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Celebrating 50 Years!

By July 14, 2020No Comments

Martin H. Klein, LNHA, CALA, President and CEO

It all began on July 6, 1970. While awaiting his teaching certificate to be processed, Marty Klein started a summer job with the Hebrew Old Age Home in Atlantic City.

It was to be a temporary position, to help out his neighbor, Sidney Rosenberg, director of the Home. It might have been fate, but there was an unusual delay in obtaining those teaching credentials that decided the trajectory of his career.

“It was a close-knit community,” explained Marty, “and everyone knew what everyone else was doing. The Board of Education Office had received my certificate but simply filed it because they knew I was working at the old age home. I didn’t know it had even come in. I called up the superintendent to tell him to get someone else because I couldn’t work without a certificate.”

It was the start of a lifelong career for Marty Klein. He was 26 at the time, and brought with him a dedicated work ethic. His new boss, Sid, wasn’t used to the assistance, and initially Marty had to take work off of his desk. He was a quick study and when his boss retired five years later, Marty easily transitioned into his role as Director. SGLC became an integral part of his family life. Not only did his wife Janice eventually join the staff, but his children were a constant presence.

“My kids grew up here,” he said. “Every other kid in the neighborhood was excited to get a snow day. My kids knew that if it snowed, they’d be working with me here. They would mop floors, serve residents, and help out wherever they could.”

It wasn’t unusual for Marty and Janice Klein to take up residence during storms or other emergencies to make sure that the residents are well cared for. They continually go the extra mile for their extended family at SGLC.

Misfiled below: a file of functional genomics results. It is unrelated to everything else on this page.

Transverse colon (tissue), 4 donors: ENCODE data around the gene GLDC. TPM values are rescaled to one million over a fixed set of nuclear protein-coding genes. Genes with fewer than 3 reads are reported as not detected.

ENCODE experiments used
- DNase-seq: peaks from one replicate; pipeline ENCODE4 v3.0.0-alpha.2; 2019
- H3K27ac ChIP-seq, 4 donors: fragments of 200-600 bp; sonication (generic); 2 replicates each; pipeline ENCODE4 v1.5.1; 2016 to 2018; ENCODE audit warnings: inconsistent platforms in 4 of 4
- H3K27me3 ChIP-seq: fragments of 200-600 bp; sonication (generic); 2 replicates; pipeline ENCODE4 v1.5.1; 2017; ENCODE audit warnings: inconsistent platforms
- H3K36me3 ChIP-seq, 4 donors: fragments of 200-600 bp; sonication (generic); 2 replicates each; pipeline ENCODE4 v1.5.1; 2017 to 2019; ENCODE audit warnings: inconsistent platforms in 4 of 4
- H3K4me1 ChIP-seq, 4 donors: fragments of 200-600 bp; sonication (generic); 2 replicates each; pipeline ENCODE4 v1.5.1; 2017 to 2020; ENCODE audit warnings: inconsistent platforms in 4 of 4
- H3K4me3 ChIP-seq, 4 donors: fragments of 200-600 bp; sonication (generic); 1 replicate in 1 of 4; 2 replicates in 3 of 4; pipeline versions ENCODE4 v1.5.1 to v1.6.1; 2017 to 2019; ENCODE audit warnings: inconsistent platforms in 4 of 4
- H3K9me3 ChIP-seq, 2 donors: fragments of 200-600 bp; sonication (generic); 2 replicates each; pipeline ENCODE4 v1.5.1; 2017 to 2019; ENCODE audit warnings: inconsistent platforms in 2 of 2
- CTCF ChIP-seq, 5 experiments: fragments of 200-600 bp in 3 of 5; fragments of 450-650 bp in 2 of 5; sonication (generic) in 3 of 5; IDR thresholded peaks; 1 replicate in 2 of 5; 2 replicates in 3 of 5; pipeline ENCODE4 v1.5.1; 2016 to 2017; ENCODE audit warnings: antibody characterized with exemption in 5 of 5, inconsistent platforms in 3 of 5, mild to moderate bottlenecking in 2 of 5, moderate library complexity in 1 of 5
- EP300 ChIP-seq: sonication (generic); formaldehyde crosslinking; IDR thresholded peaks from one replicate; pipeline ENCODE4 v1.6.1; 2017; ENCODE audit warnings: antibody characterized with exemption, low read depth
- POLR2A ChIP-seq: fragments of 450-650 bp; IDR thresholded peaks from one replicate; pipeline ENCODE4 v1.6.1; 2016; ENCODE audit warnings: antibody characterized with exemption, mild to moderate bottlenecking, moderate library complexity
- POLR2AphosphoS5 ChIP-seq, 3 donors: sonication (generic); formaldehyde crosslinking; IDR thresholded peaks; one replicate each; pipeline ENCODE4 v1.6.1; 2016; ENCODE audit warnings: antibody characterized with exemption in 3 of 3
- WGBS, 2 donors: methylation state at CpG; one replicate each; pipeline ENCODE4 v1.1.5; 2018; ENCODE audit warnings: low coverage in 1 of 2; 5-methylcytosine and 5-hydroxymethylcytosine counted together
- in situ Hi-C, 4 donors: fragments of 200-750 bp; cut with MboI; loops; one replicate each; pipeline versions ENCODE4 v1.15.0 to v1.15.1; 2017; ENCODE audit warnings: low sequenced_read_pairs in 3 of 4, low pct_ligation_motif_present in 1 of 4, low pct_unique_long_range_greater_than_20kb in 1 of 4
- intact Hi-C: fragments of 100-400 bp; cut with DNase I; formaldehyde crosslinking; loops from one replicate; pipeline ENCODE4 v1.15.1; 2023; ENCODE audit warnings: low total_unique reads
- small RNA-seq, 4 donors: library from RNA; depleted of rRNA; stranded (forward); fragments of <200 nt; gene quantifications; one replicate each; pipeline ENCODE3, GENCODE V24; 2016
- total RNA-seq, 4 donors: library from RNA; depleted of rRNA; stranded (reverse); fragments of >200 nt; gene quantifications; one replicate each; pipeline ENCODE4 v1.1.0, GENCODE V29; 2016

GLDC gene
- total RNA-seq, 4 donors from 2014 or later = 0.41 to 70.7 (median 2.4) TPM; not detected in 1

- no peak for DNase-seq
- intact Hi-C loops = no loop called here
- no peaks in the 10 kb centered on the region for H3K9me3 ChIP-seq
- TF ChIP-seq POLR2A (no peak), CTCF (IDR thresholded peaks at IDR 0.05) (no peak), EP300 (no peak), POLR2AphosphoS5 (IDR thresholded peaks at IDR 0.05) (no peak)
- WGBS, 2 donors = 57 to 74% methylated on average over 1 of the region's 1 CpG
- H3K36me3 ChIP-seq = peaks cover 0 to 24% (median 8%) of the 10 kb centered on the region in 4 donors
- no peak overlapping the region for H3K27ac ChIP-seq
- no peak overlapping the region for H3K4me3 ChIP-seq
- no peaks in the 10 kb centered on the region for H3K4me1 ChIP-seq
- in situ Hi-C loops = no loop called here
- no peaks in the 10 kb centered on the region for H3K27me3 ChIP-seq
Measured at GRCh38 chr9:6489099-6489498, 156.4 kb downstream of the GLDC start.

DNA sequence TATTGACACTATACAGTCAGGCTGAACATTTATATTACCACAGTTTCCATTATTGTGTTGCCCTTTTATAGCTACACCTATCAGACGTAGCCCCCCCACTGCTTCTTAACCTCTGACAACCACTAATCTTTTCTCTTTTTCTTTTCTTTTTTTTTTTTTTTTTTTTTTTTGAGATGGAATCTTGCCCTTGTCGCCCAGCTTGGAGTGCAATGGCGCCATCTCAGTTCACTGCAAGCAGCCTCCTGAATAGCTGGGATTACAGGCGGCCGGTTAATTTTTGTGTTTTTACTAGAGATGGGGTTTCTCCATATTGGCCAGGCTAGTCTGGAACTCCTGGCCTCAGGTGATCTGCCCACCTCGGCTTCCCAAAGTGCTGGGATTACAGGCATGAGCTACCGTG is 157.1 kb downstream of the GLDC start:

“I think someone up there is trying to challenge me,” he joked. “I’ve been through just about everything you can think of.” That includes a fire at the Atlantic City location, numerous hurricanes, and a major move of residents to the new Galloway Township facility in 2002, and now a pandemic.”

The staff almost universally refers to him as “Mr. Klein” whether speaking to him or about him; he naturally commands that respect. He’s quick with a compliment on how well employees are doing, and equally fast to point out something that is not up to his gold standard. “Other folks in the industry don’t even call for references if one of our staff members leaves here,” he noted. “They ask, ‘oh you worked for Marty Klein? Enough said.’”

That’s because Marty Klein gives 110 percent, and expects his staff to follow suit. “I have a few key rules,” he said. “Be loyal, clean and neat. Respect the residents. Treat them the way you’d want your own mom or dad treated. This is not your ordinary job. This is business that runs 24/7/365, and one where people’s lives depend upon it. That’s why we’re here.”

Anyone who knows Mr. Klein knows that the Seashore Gardens Living Center is more than where he works. Marty is interested in every detail of the Home and all who live and work here. He is always quick to point out that we are a nonprofit and that the reimbursements don’t begin to cover the cost of care. He is always thinking of ways to raise funds. This pandemic has kept our census low, and our expenses, especially for PPE, food and supplies are extraordinarily high.
If you would like to donate in Marty’s honor, we will allocate the funds to cover the costs incurred by COVID-19.
-Sharon D’Angio

Martin H. Klein – Tributes & Stories